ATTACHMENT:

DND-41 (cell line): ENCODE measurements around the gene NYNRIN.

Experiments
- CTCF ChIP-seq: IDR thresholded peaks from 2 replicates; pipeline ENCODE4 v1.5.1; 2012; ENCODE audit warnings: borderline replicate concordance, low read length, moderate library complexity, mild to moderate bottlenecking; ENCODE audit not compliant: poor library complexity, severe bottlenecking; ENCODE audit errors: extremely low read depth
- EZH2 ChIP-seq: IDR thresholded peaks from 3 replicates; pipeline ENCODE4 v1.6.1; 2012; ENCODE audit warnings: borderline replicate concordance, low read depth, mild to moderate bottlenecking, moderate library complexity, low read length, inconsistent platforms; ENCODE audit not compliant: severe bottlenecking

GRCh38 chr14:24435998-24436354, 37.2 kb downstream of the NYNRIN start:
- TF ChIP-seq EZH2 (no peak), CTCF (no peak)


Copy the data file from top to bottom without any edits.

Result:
DND-41 (cell line): ENCODE measurements around the gene NYNRIN.

Experiments
- CTCF ChIP-seq: IDR thresholded peaks from 2 replicates; pipeline ENCODE4 v1.5.1; 2012; ENCODE audit warnings: borderline replicate concordance, low read length, moderate library complexity, mild to moderate bottlenecking; ENCODE audit not compliant: poor library complexity, severe bottlenecking; ENCODE audit errors: extremely low read depth
- EZH2 ChIP-seq: IDR thresholded peaks from 3 replicates; pipeline ENCODE4 v1.6.1; 2012; ENCODE audit warnings: borderline replicate concordance, low read depth, mild to moderate bottlenecking, moderate library complexity, low read length, inconsistent platforms; ENCODE audit not compliant: severe bottlenecking

GRCh38 chr14:24435998-24436354, 37.2 kb downstream of the NYNRIN start:
- TF ChIP-seq EZH2 (no peak), CTCF (no peak)